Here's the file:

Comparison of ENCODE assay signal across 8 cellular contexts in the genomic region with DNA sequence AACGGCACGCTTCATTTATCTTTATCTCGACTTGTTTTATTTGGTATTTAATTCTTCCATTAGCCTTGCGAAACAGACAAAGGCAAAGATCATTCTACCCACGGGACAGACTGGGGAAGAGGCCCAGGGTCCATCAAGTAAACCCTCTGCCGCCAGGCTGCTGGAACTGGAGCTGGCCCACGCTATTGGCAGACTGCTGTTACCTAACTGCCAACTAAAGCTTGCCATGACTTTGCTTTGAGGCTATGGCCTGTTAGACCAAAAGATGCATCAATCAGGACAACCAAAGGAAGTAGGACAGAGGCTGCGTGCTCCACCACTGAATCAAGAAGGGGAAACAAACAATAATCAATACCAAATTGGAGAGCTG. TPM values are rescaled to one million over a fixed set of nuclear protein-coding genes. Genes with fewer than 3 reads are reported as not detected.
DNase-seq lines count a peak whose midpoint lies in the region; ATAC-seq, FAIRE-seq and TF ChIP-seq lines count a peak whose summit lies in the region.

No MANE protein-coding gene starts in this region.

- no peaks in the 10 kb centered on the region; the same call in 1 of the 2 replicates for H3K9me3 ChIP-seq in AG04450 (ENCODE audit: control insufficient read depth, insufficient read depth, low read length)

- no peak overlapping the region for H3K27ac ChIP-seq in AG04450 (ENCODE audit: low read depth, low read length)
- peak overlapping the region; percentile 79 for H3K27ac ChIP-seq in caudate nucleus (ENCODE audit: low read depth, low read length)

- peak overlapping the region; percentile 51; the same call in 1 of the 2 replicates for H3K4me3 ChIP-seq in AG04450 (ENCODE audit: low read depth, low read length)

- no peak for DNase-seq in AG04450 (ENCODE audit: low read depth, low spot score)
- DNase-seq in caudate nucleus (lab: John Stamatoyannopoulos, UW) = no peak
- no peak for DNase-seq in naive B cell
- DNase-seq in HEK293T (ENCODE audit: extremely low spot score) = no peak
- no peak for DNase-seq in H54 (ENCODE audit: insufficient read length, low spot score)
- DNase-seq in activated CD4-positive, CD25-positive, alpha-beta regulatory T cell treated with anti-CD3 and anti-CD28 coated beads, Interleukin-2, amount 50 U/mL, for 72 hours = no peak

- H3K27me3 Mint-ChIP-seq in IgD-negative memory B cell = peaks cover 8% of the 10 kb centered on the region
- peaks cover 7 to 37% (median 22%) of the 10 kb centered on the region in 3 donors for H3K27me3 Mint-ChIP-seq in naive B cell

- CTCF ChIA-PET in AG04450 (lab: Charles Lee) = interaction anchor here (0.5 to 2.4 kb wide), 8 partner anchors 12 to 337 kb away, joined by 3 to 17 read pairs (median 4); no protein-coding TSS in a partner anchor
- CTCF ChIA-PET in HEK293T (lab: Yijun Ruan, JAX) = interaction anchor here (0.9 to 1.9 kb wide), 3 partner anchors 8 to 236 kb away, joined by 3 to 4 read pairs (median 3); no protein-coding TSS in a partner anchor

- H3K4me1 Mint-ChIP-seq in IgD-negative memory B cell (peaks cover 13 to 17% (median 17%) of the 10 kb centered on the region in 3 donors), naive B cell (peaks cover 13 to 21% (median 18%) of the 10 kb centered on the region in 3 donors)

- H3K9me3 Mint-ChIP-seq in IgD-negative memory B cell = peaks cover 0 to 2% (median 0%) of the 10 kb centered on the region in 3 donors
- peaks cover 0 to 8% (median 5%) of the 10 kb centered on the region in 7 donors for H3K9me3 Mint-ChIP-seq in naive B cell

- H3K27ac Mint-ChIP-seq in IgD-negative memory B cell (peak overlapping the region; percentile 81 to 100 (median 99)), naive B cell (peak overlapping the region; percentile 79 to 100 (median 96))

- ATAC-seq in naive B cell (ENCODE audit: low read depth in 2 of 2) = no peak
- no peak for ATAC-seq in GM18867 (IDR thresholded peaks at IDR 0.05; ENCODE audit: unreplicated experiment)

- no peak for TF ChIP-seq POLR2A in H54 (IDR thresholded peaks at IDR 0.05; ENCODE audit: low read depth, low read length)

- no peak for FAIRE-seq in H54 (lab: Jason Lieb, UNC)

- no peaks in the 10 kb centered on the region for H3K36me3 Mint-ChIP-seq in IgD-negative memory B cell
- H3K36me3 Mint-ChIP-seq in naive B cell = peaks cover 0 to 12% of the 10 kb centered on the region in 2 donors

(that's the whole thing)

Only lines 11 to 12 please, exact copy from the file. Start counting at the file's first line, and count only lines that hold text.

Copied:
- DNase-seq in HEK293T (ENCODE audit: extremely low spot score) = no peak
- no peak for DNase-seq in H54 (ENCODE audit: insufficient read length, low spot score)